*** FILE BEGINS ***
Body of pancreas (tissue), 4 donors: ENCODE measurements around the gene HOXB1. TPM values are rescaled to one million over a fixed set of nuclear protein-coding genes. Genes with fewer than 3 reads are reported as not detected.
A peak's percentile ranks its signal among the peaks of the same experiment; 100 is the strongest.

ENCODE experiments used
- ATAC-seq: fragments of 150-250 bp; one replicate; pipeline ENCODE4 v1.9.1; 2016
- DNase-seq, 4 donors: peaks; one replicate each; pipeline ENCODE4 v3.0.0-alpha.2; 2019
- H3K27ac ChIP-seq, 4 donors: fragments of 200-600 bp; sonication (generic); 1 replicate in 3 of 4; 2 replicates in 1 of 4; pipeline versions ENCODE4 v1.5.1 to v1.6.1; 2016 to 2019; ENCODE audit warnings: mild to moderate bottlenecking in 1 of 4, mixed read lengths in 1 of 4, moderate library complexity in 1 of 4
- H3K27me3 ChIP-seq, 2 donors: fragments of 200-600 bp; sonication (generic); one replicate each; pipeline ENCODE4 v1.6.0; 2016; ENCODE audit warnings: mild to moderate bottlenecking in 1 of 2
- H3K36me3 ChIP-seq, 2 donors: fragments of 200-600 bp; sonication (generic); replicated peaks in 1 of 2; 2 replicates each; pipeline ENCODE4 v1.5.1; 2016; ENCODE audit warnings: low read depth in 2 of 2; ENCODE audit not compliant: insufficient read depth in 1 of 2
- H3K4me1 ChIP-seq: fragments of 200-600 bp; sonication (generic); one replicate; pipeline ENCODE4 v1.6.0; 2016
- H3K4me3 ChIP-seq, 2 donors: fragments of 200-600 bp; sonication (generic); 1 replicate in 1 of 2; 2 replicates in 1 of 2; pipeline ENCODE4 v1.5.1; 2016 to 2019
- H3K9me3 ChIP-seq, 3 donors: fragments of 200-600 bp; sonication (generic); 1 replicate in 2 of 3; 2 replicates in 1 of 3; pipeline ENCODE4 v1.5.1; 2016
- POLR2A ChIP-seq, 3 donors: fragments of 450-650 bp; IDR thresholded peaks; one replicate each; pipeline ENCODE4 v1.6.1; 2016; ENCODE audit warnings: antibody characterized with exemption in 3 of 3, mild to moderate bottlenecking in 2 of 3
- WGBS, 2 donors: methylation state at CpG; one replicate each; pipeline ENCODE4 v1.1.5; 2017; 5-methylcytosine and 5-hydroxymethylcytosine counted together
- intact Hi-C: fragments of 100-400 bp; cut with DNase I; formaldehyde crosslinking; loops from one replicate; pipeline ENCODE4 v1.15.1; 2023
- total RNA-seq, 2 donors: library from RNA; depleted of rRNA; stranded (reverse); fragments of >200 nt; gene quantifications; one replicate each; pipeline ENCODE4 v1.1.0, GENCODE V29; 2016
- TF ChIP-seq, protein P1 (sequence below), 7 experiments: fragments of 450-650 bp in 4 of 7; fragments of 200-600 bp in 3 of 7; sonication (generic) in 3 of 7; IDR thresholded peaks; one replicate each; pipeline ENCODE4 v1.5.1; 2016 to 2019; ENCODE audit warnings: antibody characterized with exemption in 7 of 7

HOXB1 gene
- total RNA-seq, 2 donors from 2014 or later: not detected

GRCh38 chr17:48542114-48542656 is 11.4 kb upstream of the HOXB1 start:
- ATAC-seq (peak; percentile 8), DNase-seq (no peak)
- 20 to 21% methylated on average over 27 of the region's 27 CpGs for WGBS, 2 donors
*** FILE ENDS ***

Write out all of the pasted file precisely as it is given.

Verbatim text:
Body of pancreas (tissue), 4 donors: ENCODE measurements around the gene HOXB1. TPM values are rescaled to one million over a fixed set of nuclear protein-coding genes. Genes with fewer than 3 reads are reported as not detected.
A peak's percentile ranks its signal among the peaks of the same experiment; 100 is the strongest.

ENCODE experiments used
- ATAC-seq: fragments of 150-250 bp; one replicate; pipeline ENCODE4 v1.9.1; 2016
- DNase-seq, 4 donors: peaks; one replicate each; pipeline ENCODE4 v3.0.0-alpha.2; 2019
- H3K27ac ChIP-seq, 4 donors: fragments of 200-600 bp; sonication (generic); 1 replicate in 3 of 4; 2 replicates in 1 of 4; pipeline versions ENCODE4 v1.5.1 to v1.6.1; 2016 to 2019; ENCODE audit warnings: mild to moderate bottlenecking in 1 of 4, mixed read lengths in 1 of 4, moderate library complexity in 1 of 4
- H3K27me3 ChIP-seq, 2 donors: fragments of 200-600 bp; sonication (generic); one replicate each; pipeline ENCODE4 v1.6.0; 2016; ENCODE audit warnings: mild to moderate bottlenecking in 1 of 2
- H3K36me3 ChIP-seq, 2 donors: fragments of 200-600 bp; sonication (generic); replicated peaks in 1 of 2; 2 replicates each; pipeline ENCODE4 v1.5.1; 2016; ENCODE audit warnings: low read depth in 2 of 2; ENCODE audit not compliant: insufficient read depth in 1 of 2
- H3K4me1 ChIP-seq: fragments of 200-600 bp; sonication (generic); one replicate; pipeline ENCODE4 v1.6.0; 2016
- H3K4me3 ChIP-seq, 2 donors: fragments of 200-600 bp; sonication (generic); 1 replicate in 1 of 2; 2 replicates in 1 of 2; pipeline ENCODE4 v1.5.1; 2016 to 2019
- H3K9me3 ChIP-seq, 3 donors: fragments of 200-600 bp; sonication (generic); 1 replicate in 2 of 3; 2 replicates in 1 of 3; pipeline ENCODE4 v1.5.1; 2016
- POLR2A ChIP-seq, 3 donors: fragments of 450-650 bp; IDR thresholded peaks; one replicate each; pipeline ENCODE4 v1.6.1; 2016; ENCODE audit warnings: antibody characterized with exemption in 3 of 3, mild to moderate bottlenecking in 2 of 3
- WGBS, 2 donors: methylation state at CpG; one replicate each; pipeline ENCODE4 v1.1.5; 2017; 5-methylcytosine and 5-hydroxymethylcytosine counted together
- intact Hi-C: fragments of 100-400 bp; cut with DNase I; formaldehyde crosslinking; loops from one replicate; pipeline ENCODE4 v1.15.1; 2023
- total RNA-seq, 2 donors: library from RNA; depleted of rRNA; stranded (reverse); fragments of >200 nt; gene quantifications; one replicate each; pipeline ENCODE4 v1.1.0, GENCODE V29; 2016
- TF ChIP-seq, protein P1 (sequence below), 7 experiments: fragments of 450-650 bp in 4 of 7; fragments of 200-600 bp in 3 of 7; sonication (generic) in 3 of 7; IDR thresholded peaks; one replicate each; pipeline ENCODE4 v1.5.1; 2016 to 2019; ENCODE audit warnings: antibody characterized with exemption in 7 of 7

HOXB1 gene
- total RNA-seq, 2 donors from 2014 or later: not detected

GRCh38 chr17:48542114-48542656 is 11.4 kb upstream of the HOXB1 start:
- ATAC-seq (peak; percentile 8), DNase-seq (no peak)
- 20 to 21% methylated on average over 27 of the region's 27 CpGs for WGBS, 2 donors